Arcade, 87 Lever Street, London EC1V 3RA

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Anna Barham: Not Quite Tonight Jellylike
Arcade Fine Arts, London
10 October - 9 November 2013
Review by Yvette Greslé

Two high definition video screens side by side: during the course of 32 minutes, the experience is of visual and sonic immersion. Initially, this is so all-consuming that how the space of the work is inhabited has less to do with critical, conscious thought, and more to do with affect and what feels like bodily immersion in sound and image. Images appear randomly selected and detached from any linear narrative structure. This includes close-up video footage of a UV ink jet printer; an owl; the swirling visual effect of black ink as it is dropped into liquid; the internal mechanics of computers; the interiors of virtual bodies; and a bed with crumpled linen. Two speakers, behind the viewer, transmit sound - the voice of the artist, Anna Barham, as she narrates texts in an ambiguous relationship to the images. Barham says, at one point, ‘nothing in particular, one part of the machine’; we see the printer, hear the sound it makes, then the screens black out, only to come alive once again.

Barham’s video ‘Double Screen (not quite tonight jellylike)’ was produced this year following residencies at Site Gallery and Wysing Arts Centre. This is her second solo exhibition at Arcade. She has used rudimentary speech recognition and speech synthesis software to generate many different versions of a text. The original text (from which the variations are generated) was written by the curator and writer Bridget Crone for another purpose but entered into a dialogue with Barham’s work during the Site residency. The ‘jellylike’ of Barham’s title conveys ideas about things without hard edges and borders. Indeed porous-ness and squelchy-ness is referred to throughout (‘I seem porous’, we hear her say).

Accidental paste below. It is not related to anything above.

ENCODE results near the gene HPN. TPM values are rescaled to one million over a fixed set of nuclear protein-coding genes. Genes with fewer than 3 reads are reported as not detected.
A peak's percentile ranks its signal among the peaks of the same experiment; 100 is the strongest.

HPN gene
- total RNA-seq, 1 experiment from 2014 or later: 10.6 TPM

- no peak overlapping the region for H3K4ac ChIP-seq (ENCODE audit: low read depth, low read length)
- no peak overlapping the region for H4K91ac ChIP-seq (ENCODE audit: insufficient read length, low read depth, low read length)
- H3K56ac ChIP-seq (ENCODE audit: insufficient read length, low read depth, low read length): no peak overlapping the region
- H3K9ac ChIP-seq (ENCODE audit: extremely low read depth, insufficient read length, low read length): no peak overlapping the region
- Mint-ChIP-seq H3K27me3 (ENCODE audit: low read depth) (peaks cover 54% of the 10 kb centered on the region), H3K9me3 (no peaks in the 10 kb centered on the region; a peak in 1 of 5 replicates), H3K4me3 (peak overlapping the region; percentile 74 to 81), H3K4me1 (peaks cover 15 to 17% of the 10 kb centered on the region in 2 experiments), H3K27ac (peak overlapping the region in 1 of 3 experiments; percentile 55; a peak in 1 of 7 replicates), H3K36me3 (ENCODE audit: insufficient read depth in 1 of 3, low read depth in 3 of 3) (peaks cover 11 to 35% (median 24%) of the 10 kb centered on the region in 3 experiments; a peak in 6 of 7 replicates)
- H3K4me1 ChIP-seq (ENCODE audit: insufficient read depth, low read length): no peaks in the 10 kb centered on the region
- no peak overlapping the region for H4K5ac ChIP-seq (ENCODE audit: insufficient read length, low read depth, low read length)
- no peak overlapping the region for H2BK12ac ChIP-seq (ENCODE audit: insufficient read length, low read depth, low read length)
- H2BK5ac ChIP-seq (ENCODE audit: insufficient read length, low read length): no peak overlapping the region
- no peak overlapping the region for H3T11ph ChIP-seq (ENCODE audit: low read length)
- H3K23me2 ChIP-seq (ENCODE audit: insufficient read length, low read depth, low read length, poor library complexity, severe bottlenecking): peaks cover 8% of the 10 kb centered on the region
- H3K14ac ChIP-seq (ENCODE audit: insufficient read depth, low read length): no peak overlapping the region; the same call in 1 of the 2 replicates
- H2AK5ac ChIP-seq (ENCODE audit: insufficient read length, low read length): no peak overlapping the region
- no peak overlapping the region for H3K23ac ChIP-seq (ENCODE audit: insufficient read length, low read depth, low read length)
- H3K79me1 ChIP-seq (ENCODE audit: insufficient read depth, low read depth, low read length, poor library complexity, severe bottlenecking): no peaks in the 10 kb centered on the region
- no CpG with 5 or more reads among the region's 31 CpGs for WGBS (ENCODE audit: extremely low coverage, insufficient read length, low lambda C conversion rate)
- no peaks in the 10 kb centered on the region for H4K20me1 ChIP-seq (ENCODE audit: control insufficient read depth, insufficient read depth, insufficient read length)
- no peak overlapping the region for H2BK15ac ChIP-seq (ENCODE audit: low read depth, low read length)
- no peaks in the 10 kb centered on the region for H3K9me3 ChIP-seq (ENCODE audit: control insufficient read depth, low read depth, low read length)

The lines between different kinds of knowledge systems are repeatedly obscured. Owls, for example, suggest entry points that, thought about across time and place, could relate to visual orders arcane, scientific or arbitrary: ‘time flattened out to enter into the flow of more images’, the voice says. Repeated footage of the printer, and hands preparing a paper surface for printing, opens up a discourse about the historical production of texts, images and their dissemination into the 21st century. Printing is at the centre of world history and its relation to technological developments, labour, political events and the circulation of ideas.

The longer we stay with the work the more patterns, and structures, both in image and sound, emerge. Images repeat, as do phrases and words - they are reconfigured and transformed, similarly to musical improvisation, or to practices that, whether filmic, poetic or philosophical, are invested in the idea that nothing in the world is straightforward. Relations between human beings, and objects, knowledge systems, machines and so forth are often opaque, and not necessarily clearly delineated. Their meaning is contingent on who is speaking, looking and listening at any particular time. In an age of the internet and digital technology, knowledge (the worlds of texts and images) appears especially labyrinthine, malleable, and subject to all kinds of unprecedented distortions and hybridisations.

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